Genetic insights into the social organization of Neanderthals

Laurits Skov*, Stéphane Peyrégne, Divyaratan Popli, Leonardo N.M. Iasi, Thibaut Devièse, Viviane Slon, Elena I. Zavala, Mateja Hajdinjak, Arev P. Sümer, Steffi Grote, Alba Bossoms Mesa, David López Herráez, Birgit Nickel, Sarah Nagel, Julia Richter, Elena Essel, Marie Gansauge, Anna Schmidt, Petra Korlević, Daniel ComeskeyAnatoly P. Derevianko, Aliona Kharevich, Sergey V. Markin, Sahra Talamo, Katerina Douka, Maciej T. Krajcarz, Richard G. Roberts, Thomas Higham, Bence Viola, Andrey I. Krivoshapkin, Kseniya A. Kolobova, Janet Kelso, Matthias Meyer, Svante Pääbo, Benjamin M. Peter*

*Corresponding author for this work

Research output: Contribution to journalArticlepeer-review

31 Scopus citations

Abstract

Genomic analyses of Neanderthals have previously provided insights into their population history and relationship to modern humans1–8, but the social organization of Neanderthal communities remains poorly understood. Here we present genetic data for 13 Neanderthals from two Middle Palaeolithic sites in the Altai Mountains of southern Siberia: 11 from Chagyrskaya Cave9,10 and 2 from Okladnikov Cave11—making this one of the largest genetic studies of a Neanderthal population to date. We used hybridization capture to obtain genome-wide nuclear data, as well as mitochondrial and Y-chromosome sequences. Some Chagyrskaya individuals were closely related, including a father–daughter pair and a pair of second-degree relatives, indicating that at least some of the individuals lived at the same time. Up to one-third of these individuals’ genomes had long segments of homozygosity, suggesting that the Chagyrskaya Neanderthals were part of a small community. In addition, the Y-chromosome diversity is an order of magnitude lower than the mitochondrial diversity, a pattern that we found is best explained by female migration between communities. Thus, the genetic data presented here provide a detailed documentation of the social organization of an isolated Neanderthal community at the easternmost extent of their known range.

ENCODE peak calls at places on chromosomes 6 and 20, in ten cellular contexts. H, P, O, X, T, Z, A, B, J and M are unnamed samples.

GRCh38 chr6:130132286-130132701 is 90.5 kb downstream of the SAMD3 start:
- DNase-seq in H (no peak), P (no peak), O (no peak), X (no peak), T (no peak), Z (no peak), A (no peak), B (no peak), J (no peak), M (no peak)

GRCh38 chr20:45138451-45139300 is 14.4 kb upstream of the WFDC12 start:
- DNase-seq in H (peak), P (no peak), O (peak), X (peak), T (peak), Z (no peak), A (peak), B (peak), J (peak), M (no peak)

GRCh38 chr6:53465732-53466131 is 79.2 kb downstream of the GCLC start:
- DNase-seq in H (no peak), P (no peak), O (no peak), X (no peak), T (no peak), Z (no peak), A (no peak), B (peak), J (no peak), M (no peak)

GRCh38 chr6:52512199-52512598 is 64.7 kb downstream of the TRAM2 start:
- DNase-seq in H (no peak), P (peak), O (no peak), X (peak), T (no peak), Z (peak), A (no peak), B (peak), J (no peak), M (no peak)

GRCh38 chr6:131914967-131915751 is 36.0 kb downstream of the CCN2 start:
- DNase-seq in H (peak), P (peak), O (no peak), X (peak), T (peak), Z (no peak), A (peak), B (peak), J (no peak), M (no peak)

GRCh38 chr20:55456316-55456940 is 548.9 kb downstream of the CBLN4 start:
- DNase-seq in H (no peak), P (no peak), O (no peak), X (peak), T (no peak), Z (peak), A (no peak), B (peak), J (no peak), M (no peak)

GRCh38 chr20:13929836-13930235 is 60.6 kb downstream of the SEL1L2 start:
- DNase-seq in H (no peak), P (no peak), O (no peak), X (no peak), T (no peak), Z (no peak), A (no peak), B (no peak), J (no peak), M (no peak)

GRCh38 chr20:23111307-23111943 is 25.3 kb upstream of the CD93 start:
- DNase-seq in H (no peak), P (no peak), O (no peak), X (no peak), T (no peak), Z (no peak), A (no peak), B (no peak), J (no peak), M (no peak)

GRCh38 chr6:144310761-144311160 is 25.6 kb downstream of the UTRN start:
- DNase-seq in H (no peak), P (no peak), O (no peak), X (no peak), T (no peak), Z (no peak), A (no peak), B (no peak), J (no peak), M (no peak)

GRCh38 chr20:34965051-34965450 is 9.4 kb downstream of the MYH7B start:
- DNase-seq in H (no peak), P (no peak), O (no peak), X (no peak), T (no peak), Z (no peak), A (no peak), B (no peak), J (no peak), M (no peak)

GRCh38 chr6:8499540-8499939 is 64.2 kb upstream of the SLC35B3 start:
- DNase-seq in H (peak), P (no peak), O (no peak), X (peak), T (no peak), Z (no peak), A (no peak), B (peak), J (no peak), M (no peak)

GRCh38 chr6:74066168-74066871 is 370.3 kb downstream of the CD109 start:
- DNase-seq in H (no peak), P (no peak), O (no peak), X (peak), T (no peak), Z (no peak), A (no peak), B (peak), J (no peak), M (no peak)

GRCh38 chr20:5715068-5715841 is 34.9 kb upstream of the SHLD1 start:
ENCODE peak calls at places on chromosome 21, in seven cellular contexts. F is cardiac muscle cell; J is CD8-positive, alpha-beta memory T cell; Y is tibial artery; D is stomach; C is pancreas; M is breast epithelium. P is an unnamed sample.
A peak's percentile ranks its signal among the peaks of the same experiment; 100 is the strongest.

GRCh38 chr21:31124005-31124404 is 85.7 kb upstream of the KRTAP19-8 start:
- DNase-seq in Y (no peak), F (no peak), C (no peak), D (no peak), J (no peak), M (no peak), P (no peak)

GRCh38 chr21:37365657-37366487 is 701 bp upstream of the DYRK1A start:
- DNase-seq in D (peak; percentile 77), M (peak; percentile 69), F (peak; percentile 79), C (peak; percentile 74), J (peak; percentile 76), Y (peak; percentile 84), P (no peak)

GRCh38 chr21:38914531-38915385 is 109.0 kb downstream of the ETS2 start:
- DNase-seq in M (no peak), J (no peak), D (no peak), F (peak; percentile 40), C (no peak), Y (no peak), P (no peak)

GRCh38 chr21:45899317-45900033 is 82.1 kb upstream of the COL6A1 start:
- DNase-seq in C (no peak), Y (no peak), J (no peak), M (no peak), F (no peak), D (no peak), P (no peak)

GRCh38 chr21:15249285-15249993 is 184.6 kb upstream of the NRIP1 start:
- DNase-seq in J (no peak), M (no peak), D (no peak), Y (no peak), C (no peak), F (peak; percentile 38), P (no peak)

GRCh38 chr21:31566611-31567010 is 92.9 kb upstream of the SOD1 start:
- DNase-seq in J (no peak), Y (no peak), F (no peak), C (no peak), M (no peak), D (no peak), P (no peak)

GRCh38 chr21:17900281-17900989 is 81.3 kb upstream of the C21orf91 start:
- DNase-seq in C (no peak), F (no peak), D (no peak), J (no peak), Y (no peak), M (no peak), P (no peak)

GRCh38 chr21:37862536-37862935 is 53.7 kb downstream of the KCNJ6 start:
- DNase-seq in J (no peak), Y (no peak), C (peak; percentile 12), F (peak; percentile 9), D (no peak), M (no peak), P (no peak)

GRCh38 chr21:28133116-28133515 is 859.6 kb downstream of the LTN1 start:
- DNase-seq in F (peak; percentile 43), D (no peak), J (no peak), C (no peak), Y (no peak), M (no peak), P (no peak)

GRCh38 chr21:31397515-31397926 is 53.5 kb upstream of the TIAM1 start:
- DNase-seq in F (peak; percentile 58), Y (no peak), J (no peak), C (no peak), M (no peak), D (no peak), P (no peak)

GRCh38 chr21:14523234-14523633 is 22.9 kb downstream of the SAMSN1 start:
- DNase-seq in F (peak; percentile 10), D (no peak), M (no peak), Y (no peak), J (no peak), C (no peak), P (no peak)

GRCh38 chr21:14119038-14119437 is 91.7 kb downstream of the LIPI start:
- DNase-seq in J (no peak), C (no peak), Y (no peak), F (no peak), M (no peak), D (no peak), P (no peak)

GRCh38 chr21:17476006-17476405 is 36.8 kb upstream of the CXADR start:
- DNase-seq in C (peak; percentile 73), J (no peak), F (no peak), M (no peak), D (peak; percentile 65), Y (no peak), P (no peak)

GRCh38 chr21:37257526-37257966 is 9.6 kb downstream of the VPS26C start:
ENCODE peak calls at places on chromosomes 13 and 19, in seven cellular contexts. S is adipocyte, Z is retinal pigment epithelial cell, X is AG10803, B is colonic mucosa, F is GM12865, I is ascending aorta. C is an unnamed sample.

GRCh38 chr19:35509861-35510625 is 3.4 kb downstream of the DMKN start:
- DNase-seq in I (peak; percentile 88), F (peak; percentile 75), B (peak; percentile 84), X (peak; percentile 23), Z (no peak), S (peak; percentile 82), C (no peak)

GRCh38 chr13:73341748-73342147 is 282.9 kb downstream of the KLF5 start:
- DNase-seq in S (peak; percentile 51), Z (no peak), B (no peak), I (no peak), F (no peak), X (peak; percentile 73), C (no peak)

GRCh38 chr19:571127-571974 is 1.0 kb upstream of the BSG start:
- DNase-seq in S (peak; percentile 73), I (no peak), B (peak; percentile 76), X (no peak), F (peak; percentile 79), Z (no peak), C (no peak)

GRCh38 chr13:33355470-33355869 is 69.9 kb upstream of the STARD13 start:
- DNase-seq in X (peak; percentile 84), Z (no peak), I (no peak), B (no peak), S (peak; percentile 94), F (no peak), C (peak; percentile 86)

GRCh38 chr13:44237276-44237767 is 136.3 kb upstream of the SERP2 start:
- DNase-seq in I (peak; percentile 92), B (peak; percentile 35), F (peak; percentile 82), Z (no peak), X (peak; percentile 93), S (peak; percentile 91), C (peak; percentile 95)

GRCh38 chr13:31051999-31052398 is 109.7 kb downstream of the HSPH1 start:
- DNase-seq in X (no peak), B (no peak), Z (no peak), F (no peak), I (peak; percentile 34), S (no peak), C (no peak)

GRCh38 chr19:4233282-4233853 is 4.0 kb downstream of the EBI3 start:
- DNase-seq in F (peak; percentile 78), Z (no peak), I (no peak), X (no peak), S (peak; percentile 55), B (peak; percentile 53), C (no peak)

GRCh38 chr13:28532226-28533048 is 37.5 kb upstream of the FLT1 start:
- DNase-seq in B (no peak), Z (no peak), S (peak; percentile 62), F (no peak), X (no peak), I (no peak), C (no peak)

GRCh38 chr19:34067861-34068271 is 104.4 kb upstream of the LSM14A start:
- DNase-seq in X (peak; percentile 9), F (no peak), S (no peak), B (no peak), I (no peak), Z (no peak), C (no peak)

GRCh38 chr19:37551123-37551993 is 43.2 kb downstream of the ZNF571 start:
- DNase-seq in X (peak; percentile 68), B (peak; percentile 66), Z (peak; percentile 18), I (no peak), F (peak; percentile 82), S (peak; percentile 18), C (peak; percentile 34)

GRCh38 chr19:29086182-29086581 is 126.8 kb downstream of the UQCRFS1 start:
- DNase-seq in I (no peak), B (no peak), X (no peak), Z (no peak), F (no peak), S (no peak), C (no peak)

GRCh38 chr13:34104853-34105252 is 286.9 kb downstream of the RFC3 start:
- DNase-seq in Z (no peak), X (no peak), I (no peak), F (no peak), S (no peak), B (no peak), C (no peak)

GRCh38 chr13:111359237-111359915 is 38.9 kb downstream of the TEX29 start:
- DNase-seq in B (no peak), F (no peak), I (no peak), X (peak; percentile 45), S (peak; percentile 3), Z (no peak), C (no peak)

Original languageEnglish
Pages (from-to)519-525
Number of pages7
JournalNature
Volume610
Issue number7932
DOIs
StatePublished - 20 Oct 2022

Funding

FundersFunder number
European Research Council Horizon 2020 Research and Innovation Programme803147, 715069
European Research Council Seventh Framework Programme
MSCA-IF-EF-ST844014
H2020 Marie Skłodowska-Curie Actions
Seventh Framework Programme324139
Social Sciences and Humanities Research Council of Canada435-2018-0943
European Research Council694707
Australian Research CouncilFL130100116
Narodowe Centrum Nauki2018/29/B/ST10/00906
Russian Science FoundationN 21-18-00376

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